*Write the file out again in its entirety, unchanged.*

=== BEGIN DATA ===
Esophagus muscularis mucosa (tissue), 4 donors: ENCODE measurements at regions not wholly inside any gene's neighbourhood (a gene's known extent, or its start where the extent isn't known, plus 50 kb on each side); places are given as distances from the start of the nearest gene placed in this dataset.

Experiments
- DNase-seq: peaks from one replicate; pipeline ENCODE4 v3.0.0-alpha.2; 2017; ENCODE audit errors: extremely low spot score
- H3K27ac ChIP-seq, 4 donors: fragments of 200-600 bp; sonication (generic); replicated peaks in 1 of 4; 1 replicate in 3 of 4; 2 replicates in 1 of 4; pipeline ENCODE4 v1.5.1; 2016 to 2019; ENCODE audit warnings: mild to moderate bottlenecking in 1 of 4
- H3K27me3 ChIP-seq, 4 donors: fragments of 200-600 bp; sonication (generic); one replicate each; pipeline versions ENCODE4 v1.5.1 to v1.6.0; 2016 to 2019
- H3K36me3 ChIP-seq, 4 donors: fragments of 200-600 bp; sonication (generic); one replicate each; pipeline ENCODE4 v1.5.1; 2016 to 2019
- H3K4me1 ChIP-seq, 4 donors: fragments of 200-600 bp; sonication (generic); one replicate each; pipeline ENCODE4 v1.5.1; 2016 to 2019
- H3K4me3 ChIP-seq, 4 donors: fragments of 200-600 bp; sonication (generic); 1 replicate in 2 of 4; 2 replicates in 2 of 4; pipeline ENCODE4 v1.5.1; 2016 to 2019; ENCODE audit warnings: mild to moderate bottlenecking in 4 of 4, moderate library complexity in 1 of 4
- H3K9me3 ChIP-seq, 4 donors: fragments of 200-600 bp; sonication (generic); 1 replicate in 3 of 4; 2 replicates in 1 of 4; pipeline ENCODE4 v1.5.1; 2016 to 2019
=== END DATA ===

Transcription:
Esophagus muscularis mucosa (tissue), 4 donors: ENCODE measurements at regions not wholly inside any gene's neighbourhood (a gene's known extent, or its start where the extent isn't known, plus 50 kb on each side); places are given as distances from the start of the nearest gene placed in this dataset.

Experiments
- DNase-seq: peaks from one replicate; pipeline ENCODE4 v3.0.0-alpha.2; 2017; ENCODE audit errors: extremely low spot score
- H3K27ac ChIP-seq, 4 donors: fragments of 200-600 bp; sonication (generic); replicated peaks in 1 of 4; 1 replicate in 3 of 4; 2 replicates in 1 of 4; pipeline ENCODE4 v1.5.1; 2016 to 2019; ENCODE audit warnings: mild to moderate bottlenecking in 1 of 4
- H3K27me3 ChIP-seq, 4 donors: fragments of 200-600 bp; sonication (generic); one replicate each; pipeline versions ENCODE4 v1.5.1 to v1.6.0; 2016 to 2019
- H3K36me3 ChIP-seq, 4 donors: fragments of 200-600 bp; sonication (generic); one replicate each; pipeline ENCODE4 v1.5.1; 2016 to 2019
- H3K4me1 ChIP-seq, 4 donors: fragments of 200-600 bp; sonication (generic); one replicate each; pipeline ENCODE4 v1.5.1; 2016 to 2019
- H3K4me3 ChIP-seq, 4 donors: fragments of 200-600 bp; sonication (generic); 1 replicate in 2 of 4; 2 replicates in 2 of 4; pipeline ENCODE4 v1.5.1; 2016 to 2019; ENCODE audit warnings: mild to moderate bottlenecking in 4 of 4, moderate library complexity in 1 of 4
- H3K9me3 ChIP-seq, 4 donors: fragments of 200-600 bp; sonication (generic); 1 replicate in 3 of 4; 2 replicates in 1 of 4; pipeline ENCODE4 v1.5.1; 2016 to 2019